Building Cities and Finding Contentment In The Gambia

Apr 08, 2024

Have you ever wondered what makes someone a philanthropist? Okay, so I’m almost always cynical when someone labels themselves a “philanthropist”. Major “philanthropic” donations often feel like an afterthought – made after someone has amassed their fortune, rather than alongside it. As such, the very existence of these donations depends whether or not someone has “enough”. And that’s a difficult line to draw. But, as Kurt Vonnegut’s poem Joe Heller in The New Yorker described, “enough” is an elusive but liberating goal to recognise and reach.

I find the debate around what is and what is not “enough” fascinating, so I wanted to take on this discussion with Mustapha N’Jie. “Taf” as he is widely known, is a self-made Gambian entrepreneur, founder and CEO of TAF Africa Global – a real estate and property development company with a presence in nine African countries. He was born, raised, educated and has worked in The Gambia for his whole life. He has also built an impressive social media presence, with 50,000 TikTok followers, and a YouTube channel. But that’s beside the point.

Building a business with a social conscience

What I admire about Taf and his work, is that – while clearly lucrative – it pales in comparison to the money he could be making. Because TAF Africa Global isn’t about commercial housing, it’s about building affordable homes that are within reach of everyday Africans.

According to Taf, there is just one thing behind this choice; conscience. Africa is in the midst of a housing crisis, and with the continent short some 40 million affordable homes, Taf and his team have made it their mission to build and sell one million of them.

“There is a need. And that’s me, I want to impact society positively, my conscience does not allow me to solve a problem like housing for a certain [wealthy] category of society. I don’t think it’s right.” Taf.

Yes, he has wealth. But for Taf, business isn’t all about making money. It’s about making a difference. He’s been working in construction since he left school. It’s his life. His love. His purpose. And with that, he has found contentment both for himself, and is satisfied with his impact in this world.

The freedom of having “enough”

It is a liberating approach, that leaves Taf free to pursue other passions. As well as his business, he runs a leadership academy and technical training institute. Not to mention a charitable foundation and start-up fund for budding entrepreneurs (I really wish I’d asked him more about this – but I’ll have to save that one for another time).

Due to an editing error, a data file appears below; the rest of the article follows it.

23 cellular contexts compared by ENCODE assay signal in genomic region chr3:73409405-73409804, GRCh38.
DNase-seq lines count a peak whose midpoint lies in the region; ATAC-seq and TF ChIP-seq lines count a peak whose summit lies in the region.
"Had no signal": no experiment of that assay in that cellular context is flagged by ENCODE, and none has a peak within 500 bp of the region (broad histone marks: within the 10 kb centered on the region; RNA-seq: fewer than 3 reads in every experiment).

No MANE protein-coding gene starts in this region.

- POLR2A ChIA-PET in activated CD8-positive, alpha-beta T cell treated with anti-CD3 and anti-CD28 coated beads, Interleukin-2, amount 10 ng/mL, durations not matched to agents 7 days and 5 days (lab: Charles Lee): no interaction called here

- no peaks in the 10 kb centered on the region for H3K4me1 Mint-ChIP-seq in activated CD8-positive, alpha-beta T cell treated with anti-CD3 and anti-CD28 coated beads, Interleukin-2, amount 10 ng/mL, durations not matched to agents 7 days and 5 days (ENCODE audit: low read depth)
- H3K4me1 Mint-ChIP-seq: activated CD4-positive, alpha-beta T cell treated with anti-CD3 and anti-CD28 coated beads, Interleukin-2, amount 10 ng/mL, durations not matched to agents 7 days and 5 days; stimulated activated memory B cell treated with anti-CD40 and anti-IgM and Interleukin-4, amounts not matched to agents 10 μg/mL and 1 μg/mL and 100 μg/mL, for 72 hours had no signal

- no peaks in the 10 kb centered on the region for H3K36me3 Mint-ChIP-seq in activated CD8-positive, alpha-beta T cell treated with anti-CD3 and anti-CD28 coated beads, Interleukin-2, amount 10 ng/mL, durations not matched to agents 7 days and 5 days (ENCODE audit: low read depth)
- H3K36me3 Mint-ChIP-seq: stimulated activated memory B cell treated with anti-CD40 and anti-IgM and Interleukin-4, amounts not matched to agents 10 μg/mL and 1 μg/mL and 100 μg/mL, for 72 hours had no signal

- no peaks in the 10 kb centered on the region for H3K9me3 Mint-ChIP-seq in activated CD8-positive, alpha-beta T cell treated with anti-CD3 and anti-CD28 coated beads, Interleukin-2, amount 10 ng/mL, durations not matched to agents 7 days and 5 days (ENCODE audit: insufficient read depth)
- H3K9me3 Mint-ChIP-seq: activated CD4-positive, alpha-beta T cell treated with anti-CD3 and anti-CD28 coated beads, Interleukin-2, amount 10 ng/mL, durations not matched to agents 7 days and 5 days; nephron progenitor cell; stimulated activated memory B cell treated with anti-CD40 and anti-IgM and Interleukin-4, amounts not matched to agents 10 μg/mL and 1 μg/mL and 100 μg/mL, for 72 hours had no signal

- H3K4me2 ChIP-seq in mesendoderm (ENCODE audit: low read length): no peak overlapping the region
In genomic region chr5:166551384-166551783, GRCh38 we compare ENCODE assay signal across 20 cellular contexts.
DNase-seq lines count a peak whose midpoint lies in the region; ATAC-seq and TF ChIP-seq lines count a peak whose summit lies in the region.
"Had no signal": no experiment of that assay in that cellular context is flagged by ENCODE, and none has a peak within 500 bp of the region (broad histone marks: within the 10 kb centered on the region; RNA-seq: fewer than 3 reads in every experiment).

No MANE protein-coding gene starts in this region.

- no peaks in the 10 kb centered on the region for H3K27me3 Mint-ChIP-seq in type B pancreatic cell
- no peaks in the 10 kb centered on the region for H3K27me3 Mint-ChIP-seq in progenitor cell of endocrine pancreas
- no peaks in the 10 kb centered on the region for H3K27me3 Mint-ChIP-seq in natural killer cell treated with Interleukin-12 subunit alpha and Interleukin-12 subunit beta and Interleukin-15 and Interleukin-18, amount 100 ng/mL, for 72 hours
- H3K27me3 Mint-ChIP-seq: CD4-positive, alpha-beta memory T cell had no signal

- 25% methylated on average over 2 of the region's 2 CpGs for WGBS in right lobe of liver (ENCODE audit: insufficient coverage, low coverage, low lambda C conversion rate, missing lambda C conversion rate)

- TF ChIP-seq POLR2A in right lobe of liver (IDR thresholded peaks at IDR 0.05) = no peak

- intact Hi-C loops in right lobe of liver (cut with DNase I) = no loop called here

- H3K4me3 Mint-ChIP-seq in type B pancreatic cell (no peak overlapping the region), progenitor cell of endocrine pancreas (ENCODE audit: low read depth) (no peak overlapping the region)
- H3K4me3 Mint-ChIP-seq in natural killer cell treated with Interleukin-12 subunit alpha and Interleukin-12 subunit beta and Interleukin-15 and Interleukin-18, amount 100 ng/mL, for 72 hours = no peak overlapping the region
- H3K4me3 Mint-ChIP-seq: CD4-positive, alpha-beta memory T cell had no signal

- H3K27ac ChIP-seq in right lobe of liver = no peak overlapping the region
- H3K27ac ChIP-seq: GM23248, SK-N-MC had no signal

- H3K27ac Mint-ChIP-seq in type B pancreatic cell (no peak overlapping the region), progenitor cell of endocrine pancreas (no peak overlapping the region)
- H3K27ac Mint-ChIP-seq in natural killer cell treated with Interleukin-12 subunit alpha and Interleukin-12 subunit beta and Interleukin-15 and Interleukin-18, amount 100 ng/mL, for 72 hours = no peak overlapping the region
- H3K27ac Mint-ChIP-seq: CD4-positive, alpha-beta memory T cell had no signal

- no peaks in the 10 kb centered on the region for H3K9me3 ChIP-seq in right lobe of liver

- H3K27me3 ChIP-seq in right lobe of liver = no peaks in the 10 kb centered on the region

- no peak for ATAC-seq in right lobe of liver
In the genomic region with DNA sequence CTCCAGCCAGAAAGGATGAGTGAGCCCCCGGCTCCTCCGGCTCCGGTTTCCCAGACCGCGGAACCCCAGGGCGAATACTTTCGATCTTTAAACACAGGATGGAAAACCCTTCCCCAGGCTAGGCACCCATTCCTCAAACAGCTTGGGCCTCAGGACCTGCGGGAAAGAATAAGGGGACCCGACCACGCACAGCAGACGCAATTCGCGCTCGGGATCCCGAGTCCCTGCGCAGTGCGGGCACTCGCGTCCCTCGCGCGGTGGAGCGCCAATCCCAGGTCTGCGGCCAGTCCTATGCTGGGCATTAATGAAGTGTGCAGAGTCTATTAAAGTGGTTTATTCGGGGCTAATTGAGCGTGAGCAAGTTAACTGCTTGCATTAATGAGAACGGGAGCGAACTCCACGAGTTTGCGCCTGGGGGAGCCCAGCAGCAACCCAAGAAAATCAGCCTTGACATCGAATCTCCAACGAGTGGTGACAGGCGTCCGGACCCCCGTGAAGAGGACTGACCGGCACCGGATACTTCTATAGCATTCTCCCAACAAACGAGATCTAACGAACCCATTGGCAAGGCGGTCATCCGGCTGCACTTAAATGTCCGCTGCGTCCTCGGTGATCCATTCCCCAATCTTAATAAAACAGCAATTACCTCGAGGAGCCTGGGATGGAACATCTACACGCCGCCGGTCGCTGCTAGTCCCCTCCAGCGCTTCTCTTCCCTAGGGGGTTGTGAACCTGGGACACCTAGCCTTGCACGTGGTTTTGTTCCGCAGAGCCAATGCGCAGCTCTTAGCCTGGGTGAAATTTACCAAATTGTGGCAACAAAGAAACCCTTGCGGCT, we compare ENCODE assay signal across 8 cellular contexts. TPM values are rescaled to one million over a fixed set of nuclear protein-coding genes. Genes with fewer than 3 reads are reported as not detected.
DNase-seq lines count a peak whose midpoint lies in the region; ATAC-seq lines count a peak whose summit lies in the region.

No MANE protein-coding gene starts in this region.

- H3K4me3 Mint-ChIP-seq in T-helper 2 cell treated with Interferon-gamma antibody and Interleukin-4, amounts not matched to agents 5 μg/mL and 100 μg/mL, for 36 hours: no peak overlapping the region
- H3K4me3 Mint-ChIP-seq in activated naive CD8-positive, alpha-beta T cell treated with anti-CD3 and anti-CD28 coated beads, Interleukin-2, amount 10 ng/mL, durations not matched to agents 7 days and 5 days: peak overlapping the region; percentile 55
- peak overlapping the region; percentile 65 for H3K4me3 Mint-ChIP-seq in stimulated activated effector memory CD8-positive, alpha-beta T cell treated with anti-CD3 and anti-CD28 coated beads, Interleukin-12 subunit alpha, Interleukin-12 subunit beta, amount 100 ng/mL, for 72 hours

For me, there is something about people like Taf. Yes, he has wealth. But he also made a conscious choice to build social impact into his commercial life. It’s part and parcel to the whole process, and feels all the more authentic for it.

There is also something about the way he frames the idea of having “enough” that really sticks with me. It comes with an innate satisfaction. A freedom from the need and desire to be the best, that I believe is the key to Taf’s happiness and success.

Learning when to draw the line

It’s an important lesson to learn, and not just in the private sector. As fundraisers, I know many of us feel we have to do and be more. To raise more funds, to reach more people, and to have more impact. But this restlessness can be damaging to ourselves, our partnerships, and our causes.

In the face of growing demand for the work of our charities and civil society organisations, will there every be a point when we genuinely think we’ve done enough?

Success can’t always about being the biggest or the best, about pushing to reach ever-growing funding targets. Whether we’re in business or social impact (or business AND social impact), we all need to find that line and enjoy the freedom and satisfaction that comes with it.

Want to find out more? Listen to the full episode here now.


I’m Craig, founder of the Fundraising Radicals, host of a podcast that imaginatively goes by the same name, and convenor of the award-winning Global Radicals: Fundraising Leadership Programme. Our aim is to explore alternative approaches to resourcing causes that are authentically grounded in expertise and experiences in Asia, Africa, the Middle East, and Latin America. We’re also a platform for global voices and perspectives, sharing truly global perspectives and curating ideas and inspiration for fundraisers everywhere.

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